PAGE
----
And now the automaker is doing something to stop them.
Aside from their all-electric powertrains, Teslas receive regular over-the-air software updates that fix issues and improve the systems overall. In addition, owners can purchase numerous other upgrades, including for improved performance, through the Tesla app. One specific example is the $2,000 Acceleration Boost for the Tesla Model 3 Dual Motor, which unlocks about 50 additional horsepower and improves 0 to 60 mph time to about 3.9 seconds. Sounds pretty cool, right? Of course, but not everyone is up for paying an additional $2k for it.
One solution to this we reported on earlier this summer came from a company called Ingenext, which sells a unique device that can unlock the same performance for half the price. Owners simply have to plug a connector to their car's MCU and the power boost is immediate. Even "Drift Mode" becomes accessible.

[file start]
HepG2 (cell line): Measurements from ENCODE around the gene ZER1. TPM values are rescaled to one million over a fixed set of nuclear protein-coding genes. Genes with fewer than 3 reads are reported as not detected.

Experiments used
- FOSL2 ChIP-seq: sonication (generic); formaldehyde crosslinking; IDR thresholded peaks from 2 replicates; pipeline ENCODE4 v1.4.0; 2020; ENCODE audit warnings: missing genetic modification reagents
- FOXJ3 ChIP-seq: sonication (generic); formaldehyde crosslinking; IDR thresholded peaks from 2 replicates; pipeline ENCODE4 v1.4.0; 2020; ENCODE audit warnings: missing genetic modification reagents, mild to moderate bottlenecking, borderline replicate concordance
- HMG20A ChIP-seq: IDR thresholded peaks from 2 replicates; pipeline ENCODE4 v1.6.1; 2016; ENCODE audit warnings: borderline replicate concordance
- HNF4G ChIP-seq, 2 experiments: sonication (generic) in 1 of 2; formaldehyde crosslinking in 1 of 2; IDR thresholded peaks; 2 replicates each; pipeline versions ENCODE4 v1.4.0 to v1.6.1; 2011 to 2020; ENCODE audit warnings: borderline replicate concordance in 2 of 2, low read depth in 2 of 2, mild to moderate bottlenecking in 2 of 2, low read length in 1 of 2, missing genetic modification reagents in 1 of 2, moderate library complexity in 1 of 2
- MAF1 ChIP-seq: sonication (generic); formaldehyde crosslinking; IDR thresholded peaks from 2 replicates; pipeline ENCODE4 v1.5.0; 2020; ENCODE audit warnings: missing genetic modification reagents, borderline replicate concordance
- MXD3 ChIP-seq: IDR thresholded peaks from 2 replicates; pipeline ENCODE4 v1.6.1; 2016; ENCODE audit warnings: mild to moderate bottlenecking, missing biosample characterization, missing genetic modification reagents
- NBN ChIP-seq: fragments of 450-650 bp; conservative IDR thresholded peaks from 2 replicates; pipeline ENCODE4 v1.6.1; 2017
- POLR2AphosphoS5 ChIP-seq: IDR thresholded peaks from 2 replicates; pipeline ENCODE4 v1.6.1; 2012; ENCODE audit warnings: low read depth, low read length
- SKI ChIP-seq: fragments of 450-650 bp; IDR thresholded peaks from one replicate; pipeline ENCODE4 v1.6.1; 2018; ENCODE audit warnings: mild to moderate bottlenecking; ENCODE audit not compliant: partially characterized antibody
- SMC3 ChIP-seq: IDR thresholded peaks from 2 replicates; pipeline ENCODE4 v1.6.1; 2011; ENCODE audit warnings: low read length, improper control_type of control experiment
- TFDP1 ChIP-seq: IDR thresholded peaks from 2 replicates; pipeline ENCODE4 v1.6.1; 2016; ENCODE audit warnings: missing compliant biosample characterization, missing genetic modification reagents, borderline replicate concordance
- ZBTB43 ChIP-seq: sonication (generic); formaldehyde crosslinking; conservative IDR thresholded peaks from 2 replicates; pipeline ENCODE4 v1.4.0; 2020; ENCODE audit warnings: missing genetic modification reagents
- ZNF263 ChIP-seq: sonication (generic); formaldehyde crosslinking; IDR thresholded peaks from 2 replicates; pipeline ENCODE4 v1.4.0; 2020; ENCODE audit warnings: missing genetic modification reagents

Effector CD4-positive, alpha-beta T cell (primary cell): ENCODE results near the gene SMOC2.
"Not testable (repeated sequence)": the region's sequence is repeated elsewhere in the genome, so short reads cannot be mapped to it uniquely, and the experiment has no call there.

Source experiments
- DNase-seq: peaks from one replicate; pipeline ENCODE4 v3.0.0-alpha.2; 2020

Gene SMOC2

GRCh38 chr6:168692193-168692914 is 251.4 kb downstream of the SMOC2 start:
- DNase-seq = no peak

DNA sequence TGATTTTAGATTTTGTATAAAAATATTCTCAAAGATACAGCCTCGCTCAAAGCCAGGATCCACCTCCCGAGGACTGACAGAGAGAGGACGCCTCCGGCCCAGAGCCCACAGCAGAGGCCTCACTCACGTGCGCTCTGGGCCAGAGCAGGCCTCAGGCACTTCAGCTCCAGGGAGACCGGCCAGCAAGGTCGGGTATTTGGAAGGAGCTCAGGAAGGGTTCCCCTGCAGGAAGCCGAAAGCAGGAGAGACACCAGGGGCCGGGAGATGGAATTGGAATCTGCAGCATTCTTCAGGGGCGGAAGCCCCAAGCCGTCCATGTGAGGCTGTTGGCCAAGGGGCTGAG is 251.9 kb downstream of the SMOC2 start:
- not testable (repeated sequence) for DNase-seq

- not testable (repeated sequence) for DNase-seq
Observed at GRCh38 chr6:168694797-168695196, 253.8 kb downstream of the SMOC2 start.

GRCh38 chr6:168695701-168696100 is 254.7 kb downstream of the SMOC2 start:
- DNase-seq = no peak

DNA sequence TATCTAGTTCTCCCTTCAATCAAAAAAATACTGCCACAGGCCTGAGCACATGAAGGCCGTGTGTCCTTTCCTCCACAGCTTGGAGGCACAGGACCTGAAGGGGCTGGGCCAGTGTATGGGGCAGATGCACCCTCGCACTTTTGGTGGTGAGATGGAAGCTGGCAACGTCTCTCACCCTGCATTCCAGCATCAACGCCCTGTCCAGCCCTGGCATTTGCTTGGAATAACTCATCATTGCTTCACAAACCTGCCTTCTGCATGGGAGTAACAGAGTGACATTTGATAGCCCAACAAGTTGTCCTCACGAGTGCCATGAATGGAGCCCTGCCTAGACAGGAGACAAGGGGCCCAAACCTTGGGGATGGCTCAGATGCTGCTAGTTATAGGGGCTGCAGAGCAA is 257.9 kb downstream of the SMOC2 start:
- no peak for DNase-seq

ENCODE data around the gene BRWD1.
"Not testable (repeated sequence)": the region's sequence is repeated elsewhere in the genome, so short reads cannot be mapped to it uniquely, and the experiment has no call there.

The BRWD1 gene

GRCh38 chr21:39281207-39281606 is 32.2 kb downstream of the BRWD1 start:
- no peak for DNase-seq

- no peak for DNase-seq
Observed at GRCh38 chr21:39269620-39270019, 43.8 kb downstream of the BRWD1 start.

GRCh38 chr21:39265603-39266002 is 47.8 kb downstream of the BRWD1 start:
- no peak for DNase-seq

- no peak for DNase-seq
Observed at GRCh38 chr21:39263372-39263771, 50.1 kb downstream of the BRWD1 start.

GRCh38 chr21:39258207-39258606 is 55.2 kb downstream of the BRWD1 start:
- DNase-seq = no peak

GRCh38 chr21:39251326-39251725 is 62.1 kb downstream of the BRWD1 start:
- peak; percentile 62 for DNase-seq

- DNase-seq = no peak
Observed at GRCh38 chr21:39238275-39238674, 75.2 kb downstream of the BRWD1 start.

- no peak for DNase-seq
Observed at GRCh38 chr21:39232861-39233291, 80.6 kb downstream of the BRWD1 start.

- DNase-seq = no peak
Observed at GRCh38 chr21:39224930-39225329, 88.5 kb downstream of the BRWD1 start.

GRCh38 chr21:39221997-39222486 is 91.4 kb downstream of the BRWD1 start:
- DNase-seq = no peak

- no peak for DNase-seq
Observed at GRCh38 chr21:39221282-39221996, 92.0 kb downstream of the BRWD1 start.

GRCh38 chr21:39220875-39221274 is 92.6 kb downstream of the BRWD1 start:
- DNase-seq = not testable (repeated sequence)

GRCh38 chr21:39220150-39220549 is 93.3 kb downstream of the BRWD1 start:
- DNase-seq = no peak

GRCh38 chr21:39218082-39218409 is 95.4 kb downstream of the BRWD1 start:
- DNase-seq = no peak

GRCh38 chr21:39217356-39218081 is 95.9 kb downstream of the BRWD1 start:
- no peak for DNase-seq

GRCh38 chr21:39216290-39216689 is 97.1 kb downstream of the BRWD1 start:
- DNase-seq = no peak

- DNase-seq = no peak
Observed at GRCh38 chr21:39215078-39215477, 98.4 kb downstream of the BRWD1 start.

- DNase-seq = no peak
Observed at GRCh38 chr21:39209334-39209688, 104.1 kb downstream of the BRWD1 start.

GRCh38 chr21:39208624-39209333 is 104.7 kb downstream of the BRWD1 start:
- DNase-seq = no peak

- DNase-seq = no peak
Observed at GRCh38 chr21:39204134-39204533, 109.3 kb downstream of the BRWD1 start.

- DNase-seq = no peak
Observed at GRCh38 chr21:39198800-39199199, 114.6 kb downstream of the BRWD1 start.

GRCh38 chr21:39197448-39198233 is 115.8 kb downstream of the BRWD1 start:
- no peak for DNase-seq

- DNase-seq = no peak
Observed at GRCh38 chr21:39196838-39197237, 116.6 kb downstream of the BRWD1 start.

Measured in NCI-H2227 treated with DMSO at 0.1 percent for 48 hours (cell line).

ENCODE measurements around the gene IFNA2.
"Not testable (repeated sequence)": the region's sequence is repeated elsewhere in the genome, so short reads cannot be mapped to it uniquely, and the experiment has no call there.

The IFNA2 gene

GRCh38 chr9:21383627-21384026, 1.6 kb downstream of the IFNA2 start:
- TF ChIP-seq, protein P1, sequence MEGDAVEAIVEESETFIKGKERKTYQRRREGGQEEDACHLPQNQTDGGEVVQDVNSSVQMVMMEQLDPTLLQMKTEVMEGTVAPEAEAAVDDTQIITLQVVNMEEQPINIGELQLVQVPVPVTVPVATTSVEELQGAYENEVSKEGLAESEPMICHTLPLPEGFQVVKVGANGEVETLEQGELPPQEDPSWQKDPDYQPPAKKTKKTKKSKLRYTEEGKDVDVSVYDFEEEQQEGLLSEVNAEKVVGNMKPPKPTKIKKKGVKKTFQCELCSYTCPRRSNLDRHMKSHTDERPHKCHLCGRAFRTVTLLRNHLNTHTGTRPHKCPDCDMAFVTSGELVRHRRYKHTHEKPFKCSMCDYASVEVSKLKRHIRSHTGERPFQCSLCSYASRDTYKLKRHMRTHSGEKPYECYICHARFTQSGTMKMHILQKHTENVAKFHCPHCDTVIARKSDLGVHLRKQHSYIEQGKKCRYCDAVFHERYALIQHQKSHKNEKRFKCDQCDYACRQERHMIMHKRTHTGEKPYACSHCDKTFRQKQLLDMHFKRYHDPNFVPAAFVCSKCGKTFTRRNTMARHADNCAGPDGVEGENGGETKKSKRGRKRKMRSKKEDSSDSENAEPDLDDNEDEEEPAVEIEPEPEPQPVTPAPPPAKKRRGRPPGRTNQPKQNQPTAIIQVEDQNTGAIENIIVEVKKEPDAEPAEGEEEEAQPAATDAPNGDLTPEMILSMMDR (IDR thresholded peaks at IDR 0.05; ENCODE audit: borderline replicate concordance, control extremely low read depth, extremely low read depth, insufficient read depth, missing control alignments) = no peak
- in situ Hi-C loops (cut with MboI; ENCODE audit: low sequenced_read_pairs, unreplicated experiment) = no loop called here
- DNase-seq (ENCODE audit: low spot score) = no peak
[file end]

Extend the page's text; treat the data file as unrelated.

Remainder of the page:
Needless to say, Tesla certainly didn't give Ingenext its blessing and now the automaker is taking action against this hack. According to Electrek, a few Tesla owners who purchased Ingenext's device have begun to receive an in-car notification warning them it has detected an "incompatible vehicle modification" which could possibly result in "potential risk of damage or shutdown."
Fortunately, affected owners are saying there is, so far, no damage and their vehicles still remain drivable. The owner and founder of Ingenext also confirmed a recent Tesla software update patched his company's update of the driver inverter software. So in other words, the product no longer works once the update has been done.
Ingenext has confirmed it sent out notifications to its customers warning them not to do the update. Only three owners, so far, did so before Ingenext could notify them. What does this now mean for Ingenext's customers? Will they ever be able to do this Tesla update, which likely includes additional fixes? Absolutely. Ingenext claims it will only take them up to two weeks to create a new patch, bypassing what Tesla has done.
Basically, this is going to be a regular battle between Ingenext and Tesla. Ingenext will hack the inverter and Tesla will patch the hack, then repeat all over again. Ingenext does warn customers whether or not Tesla updates will affect their product, so it's important these people stay up to date.